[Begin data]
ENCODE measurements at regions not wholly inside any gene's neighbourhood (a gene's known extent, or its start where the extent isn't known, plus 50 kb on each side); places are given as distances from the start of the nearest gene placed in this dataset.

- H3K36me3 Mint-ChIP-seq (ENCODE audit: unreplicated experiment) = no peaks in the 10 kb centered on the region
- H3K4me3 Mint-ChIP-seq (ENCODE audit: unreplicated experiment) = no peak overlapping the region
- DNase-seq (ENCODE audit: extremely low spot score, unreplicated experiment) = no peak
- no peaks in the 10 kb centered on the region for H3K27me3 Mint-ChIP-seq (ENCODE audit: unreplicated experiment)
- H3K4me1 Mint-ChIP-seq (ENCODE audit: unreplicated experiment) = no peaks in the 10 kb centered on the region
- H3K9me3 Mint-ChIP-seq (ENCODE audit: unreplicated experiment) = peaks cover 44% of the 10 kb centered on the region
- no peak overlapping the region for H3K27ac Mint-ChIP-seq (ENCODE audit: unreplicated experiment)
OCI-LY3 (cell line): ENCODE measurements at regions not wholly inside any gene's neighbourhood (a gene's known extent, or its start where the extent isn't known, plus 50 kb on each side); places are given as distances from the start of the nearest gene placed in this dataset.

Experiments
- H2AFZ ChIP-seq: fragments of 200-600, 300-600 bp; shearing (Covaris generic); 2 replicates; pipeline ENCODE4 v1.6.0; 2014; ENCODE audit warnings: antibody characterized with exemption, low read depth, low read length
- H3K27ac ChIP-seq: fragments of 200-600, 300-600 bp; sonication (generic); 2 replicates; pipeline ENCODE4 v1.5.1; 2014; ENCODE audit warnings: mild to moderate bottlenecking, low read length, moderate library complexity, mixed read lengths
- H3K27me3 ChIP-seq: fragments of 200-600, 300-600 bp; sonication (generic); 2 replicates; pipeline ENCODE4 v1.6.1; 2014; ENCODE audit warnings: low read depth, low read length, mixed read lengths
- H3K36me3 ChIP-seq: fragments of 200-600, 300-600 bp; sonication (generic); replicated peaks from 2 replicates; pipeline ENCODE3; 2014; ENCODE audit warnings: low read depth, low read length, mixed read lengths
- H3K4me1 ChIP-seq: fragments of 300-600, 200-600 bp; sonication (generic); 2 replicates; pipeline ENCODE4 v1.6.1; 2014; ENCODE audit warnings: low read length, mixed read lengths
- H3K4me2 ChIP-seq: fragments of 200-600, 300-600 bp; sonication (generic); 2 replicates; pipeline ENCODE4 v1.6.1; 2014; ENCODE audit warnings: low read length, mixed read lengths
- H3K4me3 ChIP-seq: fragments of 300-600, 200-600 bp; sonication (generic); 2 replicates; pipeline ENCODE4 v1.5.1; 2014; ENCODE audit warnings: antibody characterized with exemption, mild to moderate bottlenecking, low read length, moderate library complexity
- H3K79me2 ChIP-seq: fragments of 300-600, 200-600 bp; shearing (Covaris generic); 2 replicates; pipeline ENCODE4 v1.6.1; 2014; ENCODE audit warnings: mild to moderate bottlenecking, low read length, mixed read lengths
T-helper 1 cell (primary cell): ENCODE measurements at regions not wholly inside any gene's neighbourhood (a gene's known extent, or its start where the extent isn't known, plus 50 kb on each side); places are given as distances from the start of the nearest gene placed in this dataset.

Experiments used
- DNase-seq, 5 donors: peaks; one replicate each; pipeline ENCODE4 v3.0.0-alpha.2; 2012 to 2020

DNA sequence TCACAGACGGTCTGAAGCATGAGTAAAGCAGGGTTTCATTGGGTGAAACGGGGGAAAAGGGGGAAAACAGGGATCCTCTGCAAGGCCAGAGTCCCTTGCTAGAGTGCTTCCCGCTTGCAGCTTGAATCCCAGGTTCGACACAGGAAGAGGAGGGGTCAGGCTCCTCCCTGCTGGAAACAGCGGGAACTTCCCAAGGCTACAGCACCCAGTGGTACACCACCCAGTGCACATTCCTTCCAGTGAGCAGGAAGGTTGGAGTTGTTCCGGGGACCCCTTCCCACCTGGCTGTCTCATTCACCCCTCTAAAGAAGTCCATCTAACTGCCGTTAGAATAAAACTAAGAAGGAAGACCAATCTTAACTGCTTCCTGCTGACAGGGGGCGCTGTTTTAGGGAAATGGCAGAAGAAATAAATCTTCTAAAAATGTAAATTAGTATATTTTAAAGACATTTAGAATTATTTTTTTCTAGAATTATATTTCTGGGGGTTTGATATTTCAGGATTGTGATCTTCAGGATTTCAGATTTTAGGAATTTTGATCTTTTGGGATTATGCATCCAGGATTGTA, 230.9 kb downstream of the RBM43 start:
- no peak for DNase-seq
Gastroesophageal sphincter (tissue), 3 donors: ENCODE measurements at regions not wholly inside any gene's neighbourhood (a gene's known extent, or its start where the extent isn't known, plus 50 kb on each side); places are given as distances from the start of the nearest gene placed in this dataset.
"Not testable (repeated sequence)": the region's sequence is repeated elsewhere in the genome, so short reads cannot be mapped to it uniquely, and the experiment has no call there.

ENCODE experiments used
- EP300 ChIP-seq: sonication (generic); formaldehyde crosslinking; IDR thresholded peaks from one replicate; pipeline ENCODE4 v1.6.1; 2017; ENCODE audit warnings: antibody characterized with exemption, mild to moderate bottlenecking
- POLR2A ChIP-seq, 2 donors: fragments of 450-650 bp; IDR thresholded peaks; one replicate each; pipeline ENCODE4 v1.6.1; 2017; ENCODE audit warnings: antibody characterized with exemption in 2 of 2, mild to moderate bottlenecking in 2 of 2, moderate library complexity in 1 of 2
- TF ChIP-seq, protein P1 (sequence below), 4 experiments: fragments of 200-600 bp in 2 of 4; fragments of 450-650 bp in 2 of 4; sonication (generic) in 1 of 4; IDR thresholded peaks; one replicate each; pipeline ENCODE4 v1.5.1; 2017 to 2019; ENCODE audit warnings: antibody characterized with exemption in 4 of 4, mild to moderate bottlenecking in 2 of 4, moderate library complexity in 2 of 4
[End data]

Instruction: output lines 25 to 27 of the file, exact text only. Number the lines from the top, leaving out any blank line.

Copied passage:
"Not testable (repeated sequence)": the region's sequence is repeated elsewhere in the genome, so short reads cannot be mapped to it uniquely, and the experiment has no call there.

ENCODE experiments used
- EP300 ChIP-seq: sonication (generic); formaldehyde crosslinking; IDR thresholded peaks from one replicate; pipeline ENCODE4 v1.6.1; 2017; ENCODE audit warnings: antibody characterized with exemption, mild to moderate bottlenecking